• Elevate (fenhexamid; Hydroxyanilides; locally systemic; 0-day PHI): good to excellent preventive and limited post-infection activity.
  • Endura (boscalid; Carboxamides; systemic; 14-day PHI): good to excellent preventive and post-infection activity. Use at 8-oz rate for Botrytis control.
  • Inspire Super (difenoconazole + cyprodinil; Sterol inhibitors and analinopirimidines; systemic; 14-day PHI): it is mainly the cyprodinil component that provides Botrytis control: preventive and post-infection activity. Good to excellent preventive and post-infection activity.
  • Luna Experience (fluopyram + tebuconazole; pyridinyl ethyl-benzamides + sterol inhibitors; systemic; 14-day PHI, 10-day REI for leaf pulling, trying and training in wine grapes): good to excellent preventive and post-infection activity.
  • Luna Privilege (fluopyram; pyridinyl ethyl-benzamides; systemic; 7-day PHI, 10-day REI for leaf pulling, trying and training in wine grapes): good to excellent preventive and post-infection activity.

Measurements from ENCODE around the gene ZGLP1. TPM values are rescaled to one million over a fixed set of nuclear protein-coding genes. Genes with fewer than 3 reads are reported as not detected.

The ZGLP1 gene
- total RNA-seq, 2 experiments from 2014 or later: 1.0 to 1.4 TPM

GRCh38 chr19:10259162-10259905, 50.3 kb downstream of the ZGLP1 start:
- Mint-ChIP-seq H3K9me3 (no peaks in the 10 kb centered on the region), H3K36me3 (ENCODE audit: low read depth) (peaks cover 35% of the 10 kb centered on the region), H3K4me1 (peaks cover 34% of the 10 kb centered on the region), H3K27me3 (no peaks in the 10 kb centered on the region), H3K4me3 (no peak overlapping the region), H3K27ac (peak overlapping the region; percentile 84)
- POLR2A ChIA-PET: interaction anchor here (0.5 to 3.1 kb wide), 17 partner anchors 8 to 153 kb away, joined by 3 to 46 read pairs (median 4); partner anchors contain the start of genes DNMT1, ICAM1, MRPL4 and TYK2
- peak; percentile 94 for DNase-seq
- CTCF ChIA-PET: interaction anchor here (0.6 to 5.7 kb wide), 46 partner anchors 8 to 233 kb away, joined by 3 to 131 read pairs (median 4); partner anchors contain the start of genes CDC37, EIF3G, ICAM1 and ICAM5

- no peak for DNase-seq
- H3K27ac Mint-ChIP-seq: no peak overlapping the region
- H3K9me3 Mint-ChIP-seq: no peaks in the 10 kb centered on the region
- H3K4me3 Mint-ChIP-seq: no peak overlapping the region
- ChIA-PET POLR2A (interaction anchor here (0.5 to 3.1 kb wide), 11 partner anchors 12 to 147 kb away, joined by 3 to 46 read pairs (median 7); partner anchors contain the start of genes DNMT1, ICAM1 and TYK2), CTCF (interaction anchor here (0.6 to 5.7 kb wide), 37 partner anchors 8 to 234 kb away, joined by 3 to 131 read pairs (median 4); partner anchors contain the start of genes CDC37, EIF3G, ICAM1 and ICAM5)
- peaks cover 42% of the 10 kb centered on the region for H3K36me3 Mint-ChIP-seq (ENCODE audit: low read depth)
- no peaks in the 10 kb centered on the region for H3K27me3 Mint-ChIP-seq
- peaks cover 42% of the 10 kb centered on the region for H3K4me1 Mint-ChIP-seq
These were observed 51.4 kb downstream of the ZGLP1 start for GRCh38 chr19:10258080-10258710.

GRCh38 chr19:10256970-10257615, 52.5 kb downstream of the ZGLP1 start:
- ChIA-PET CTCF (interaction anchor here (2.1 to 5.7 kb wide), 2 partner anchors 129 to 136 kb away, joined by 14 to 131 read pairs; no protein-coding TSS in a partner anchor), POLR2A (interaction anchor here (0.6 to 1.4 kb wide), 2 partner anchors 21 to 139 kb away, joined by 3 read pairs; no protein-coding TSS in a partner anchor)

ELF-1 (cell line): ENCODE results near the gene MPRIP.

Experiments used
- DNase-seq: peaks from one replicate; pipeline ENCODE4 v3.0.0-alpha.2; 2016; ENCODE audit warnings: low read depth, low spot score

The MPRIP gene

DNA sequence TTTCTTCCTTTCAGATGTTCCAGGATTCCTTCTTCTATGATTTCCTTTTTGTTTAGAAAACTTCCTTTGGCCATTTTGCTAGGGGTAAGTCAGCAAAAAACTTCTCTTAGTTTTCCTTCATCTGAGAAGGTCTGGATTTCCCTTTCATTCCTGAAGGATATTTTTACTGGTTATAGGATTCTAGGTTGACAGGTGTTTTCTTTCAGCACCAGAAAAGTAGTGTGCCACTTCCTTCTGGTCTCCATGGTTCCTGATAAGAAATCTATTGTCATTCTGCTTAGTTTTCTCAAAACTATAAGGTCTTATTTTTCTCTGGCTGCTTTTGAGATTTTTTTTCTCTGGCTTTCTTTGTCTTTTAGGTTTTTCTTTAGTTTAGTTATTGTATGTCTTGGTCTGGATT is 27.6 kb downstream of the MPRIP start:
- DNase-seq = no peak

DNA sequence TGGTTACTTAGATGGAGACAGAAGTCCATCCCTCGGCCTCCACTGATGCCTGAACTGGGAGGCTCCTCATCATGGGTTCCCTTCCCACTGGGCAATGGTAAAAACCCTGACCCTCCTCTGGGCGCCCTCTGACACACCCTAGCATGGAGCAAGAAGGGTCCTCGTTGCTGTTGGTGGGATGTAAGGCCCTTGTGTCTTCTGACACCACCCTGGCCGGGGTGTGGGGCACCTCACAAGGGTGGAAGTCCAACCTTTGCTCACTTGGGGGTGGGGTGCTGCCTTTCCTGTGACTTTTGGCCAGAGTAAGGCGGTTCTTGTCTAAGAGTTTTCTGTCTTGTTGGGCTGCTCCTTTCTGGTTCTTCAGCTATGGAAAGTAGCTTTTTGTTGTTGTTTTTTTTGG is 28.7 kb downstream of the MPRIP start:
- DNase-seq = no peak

• Pristine (pyraclostrobin + boscalid; Strobilurins: systemic; 14-day PHI): good preventive and post-infection activity, but only at the high rate (18.5-23 oz acre).
  • Rovral (iprodione; Dicarboximides; locally systemic; 7-day PHI): moderate to good preventive and limited post-infection activity; activity is improved by addition of oil or non-ionic spray adjuvant. Some vineyards may have resistant strains if Rovral was used a lot in the past.
  • Scala (pyrimethanil; Analinopyrimidines; systemic; 7-day PHI): good to excellent preventive and post-infection activity.
  • Serenade (Bacillus subtilis; Biological control agent; protectant; 0-day PHI): fair to moderate preventive activity. Organic formulation can be used in organic vineyards.
  • Switch (cyprodinil and fludioxonil; Analinopirimidines and phenylpyrroles; systemic; 14-day PHI): provides good Botrytis control; preventive and post-infection activity.
  • Topsin M (thiophanate methyl; Benzimidazoles; systemic; 14-day PHI): good preventive and post-infection activity.
  • Vangard (cyprodinil; Anilinopyrimidines; systemic; 7-day PHI): good to excellent preventive and post-infection activity.